As well as Bradninch Together’s ‘acts of kindness’ which range from collecting shopping, to raising mental health awareness, in April 2020 BradTog launched the BradAid fund. Open to those living in Bradninch & Hele we offer help in response to financial difficulties. BradAid is a hardship fund. 

We decided to give non-refundable, non-judgemental, cash grants….. Something different from other sources of assistance and immensely helpful when food is short of the energy meter has run out. Cash addresses the immediate need.

BradAid gives quick access to grants of 4 x £50 over 12 months to those in need.  Funds are donated by local people and organisations. Each grant is designed to help with a crisis and in 2023 the majority of applications need food or an energy top-up.  Applications are confidential and bank details are not kept.

The fund has continued and as of August 2023 helped by:

  • Supporting 68 different households

  • Awarding over 227 grants

  • Distributing  over £11,700

What is worth noting is the pressure on household finances that was acknowledge in the pandemic years has not let up. BradAid tries to help all who apply but, single parents with preschool children are under the most strain. The fund may not be sustainable as donations are falling.  

         Storm Eunice and Emergency Plan

Storm Eunice hit Bradninch on Friday 18 February 2022. The day before a red ‘danger to life’ weather warning had been issued by the UK Met Office. Homes in Bradninch lost power from Friday mid-morning, for some the power would not be restored until Monday 21st. The weather was bitterly cold. Storm Eunice killed four people across the UK over the weekend.

On the Saturday morning in Bradninch, it was clear that vulnerable people were not able to make a hot drink, heat food, or charge phones. BradTog personnel and a Town Councillor opened the Guildhall, (which had electricity) they then sourced supplies, rallied volunteers and commenced sending hot water and food to anyone who was identified as needing support. The Guildhall became a hub for townsfolk to drop in for news updates, drinks, hot food, hot water and phone charging. The response of those who took charge that morning was organic and although unstructured and unofficial, it was the appropriate response to the emergency. The settling up of an emergency hub, making contact with households and sending hot water etc. was universally appreciated.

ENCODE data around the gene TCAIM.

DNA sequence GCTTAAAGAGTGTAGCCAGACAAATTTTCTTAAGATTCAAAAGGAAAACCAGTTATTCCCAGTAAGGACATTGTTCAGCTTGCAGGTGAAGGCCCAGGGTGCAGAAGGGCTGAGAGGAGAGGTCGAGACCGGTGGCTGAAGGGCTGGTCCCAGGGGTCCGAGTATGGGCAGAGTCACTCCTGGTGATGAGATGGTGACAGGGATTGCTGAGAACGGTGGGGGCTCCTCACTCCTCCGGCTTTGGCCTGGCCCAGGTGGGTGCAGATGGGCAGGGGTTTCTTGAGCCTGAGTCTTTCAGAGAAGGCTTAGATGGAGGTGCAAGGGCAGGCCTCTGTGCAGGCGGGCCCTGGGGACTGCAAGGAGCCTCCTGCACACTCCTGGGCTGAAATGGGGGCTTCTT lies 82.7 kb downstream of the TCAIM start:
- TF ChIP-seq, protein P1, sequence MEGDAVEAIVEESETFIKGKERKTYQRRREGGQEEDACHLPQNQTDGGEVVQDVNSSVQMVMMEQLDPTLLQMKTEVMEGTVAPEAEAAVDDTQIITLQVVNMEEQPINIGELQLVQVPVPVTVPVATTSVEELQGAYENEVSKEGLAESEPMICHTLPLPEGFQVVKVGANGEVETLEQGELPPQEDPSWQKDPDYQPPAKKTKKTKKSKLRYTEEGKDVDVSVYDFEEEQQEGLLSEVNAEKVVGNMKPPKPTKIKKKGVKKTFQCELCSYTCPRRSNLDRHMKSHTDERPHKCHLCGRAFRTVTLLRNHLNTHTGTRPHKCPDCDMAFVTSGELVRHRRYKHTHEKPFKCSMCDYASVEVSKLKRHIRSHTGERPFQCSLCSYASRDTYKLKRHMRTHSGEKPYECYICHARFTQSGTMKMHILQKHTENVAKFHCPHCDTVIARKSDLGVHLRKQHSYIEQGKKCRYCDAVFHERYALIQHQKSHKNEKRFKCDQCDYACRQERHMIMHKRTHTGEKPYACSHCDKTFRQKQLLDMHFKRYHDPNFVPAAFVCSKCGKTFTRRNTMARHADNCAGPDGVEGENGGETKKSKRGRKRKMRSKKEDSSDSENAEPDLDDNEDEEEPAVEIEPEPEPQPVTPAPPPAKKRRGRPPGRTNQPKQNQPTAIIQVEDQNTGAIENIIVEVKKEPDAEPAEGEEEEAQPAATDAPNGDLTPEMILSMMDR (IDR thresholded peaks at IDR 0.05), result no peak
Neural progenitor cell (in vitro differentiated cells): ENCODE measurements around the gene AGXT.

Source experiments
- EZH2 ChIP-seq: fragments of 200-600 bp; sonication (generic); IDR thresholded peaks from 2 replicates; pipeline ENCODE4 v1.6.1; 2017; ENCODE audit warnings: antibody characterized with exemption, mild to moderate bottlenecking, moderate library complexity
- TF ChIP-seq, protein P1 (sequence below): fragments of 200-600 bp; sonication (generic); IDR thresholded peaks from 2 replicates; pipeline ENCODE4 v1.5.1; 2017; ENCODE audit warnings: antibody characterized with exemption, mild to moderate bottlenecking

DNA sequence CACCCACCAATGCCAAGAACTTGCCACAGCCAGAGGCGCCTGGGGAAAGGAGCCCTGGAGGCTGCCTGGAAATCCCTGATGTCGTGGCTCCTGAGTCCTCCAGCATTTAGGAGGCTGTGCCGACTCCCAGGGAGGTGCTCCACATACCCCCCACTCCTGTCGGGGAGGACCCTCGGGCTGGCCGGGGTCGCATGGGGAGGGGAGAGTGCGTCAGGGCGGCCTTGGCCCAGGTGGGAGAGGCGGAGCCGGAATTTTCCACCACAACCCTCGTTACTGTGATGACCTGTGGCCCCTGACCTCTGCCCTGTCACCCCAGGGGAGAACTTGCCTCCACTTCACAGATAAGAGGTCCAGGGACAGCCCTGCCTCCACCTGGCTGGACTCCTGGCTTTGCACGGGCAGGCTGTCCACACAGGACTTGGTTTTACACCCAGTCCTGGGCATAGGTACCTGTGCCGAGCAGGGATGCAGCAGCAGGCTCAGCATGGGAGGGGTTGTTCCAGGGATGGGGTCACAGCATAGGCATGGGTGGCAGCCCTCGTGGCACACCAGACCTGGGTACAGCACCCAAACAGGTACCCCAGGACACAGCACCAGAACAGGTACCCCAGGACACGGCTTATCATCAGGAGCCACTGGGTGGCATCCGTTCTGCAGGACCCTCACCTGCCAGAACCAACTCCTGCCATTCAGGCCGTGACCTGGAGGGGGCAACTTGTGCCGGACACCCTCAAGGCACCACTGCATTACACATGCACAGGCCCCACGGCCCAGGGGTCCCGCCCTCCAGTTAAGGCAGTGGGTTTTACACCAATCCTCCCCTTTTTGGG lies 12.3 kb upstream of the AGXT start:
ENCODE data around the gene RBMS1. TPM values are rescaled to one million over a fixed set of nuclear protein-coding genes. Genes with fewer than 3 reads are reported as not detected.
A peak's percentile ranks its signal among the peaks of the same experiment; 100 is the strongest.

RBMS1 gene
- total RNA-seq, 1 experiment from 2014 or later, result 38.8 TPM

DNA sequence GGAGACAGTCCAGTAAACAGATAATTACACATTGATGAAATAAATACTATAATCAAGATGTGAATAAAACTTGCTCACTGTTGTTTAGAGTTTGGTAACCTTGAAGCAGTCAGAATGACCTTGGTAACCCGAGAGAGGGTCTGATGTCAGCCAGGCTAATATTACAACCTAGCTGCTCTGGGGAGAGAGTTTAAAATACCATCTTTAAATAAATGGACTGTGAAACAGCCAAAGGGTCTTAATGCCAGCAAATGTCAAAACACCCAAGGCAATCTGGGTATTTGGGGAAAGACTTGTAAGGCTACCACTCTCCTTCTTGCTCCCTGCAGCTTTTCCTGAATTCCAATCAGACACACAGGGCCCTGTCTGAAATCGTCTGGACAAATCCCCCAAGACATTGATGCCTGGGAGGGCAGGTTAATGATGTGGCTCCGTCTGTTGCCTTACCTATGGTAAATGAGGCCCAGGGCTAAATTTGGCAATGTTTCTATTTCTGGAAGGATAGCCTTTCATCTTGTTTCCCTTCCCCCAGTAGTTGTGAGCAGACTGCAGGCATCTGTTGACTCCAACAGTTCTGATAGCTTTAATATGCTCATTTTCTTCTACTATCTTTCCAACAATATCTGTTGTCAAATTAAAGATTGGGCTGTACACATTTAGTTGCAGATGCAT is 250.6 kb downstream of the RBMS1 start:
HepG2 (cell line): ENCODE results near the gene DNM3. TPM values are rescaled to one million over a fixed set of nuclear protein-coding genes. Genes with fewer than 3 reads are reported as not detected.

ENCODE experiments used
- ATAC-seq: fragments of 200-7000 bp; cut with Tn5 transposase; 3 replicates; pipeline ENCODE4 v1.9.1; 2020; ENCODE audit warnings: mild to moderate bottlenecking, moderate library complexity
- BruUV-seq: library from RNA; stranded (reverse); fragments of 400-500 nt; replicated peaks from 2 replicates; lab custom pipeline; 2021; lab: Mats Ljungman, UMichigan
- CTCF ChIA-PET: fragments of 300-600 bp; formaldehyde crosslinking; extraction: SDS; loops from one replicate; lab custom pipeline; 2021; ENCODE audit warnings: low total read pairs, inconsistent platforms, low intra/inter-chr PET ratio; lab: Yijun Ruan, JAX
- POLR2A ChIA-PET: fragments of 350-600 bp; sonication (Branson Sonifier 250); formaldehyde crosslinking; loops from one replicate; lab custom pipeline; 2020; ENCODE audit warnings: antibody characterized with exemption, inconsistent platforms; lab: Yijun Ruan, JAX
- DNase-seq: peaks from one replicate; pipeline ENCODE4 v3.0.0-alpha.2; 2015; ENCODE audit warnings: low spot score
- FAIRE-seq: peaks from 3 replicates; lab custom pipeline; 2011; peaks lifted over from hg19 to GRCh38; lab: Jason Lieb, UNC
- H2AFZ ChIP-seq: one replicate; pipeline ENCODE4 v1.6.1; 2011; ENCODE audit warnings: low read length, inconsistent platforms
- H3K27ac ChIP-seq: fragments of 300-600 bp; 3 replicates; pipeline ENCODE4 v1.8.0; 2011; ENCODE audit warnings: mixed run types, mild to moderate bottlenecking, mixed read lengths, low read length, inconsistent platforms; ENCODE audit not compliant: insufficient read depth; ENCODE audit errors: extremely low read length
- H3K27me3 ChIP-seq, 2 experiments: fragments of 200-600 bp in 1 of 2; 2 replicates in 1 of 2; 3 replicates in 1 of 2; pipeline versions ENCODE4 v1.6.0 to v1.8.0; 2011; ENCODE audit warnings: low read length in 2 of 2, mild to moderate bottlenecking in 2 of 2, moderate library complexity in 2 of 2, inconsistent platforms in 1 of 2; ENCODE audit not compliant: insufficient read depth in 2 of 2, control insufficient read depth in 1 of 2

In the aftermath, the questions of who are the town’s leaders and what resources were available in an emergency where asked … no clear answers came. No one made reference to the Town Council’s Emergency Plan and the Town Trust objected to the Guildhall being used. Clearly a review was needed.

Sue Eakers, a BradTog, Director offered to attend training, apply for funding, coordinate community consultation and oversee the rewriting of a resilience strategy on behalf of Bradninch Town Council. It is the Town Council who has a legal duty to prepare for emergencies.  Devon Communities Resilience Forum provided expertise and funding. Cllr Jim Porteous provided maps and graphics and was the main driver within the Town Council,

The Bradninch & Hele Emergency Plan will be published in 2023 and pulls together the physical and human resources held by the Town Council, the Town Trust and Bradninch Together. The plan formally defines who is responsible in an emergency, what they might do, with whom and where to locate.

         Bradninch Talks 20-21 


Bradninch Talks arose out of a desire for a newcomer to Bradninch, Kate Beith, to talk to a number of people in the Town and share the recordings in the community.  A series of brief video clips of Bradninch townspeople in conversation talking about aspects of  their life took place. At the end of each clip with the interviewee's chosen piece of music was played. The goals of the project were to: 

  1. create a  resource for anyone in the community to access;

  2.  hi light the breadth of the Bradninch community;

  3. develop an archive of Bradninch voices to ad to existing recordings;

  4. enable connections within the community.

A series of brief 5 to 6 minute video clips were made with a common format of a natural dialogue with key prompt questions/comments  asked by the interviewer to encourage the Bradninch Talks guests to share aspects of their lives. The key questions were around their role in the Bradninch community and a discussion about the effects of lockdown  as these were recorded during the covid pandemic. ​

The aims of the project were to create a resource for the community on Vimo linked from the website and Facebook page

To create an archive by capturing the voices in the Town at different stages and from different perspectives

To create informal links with people in the community

A series of brief video clips of Bradninch townspeople in conversation talking about aspects of  their life.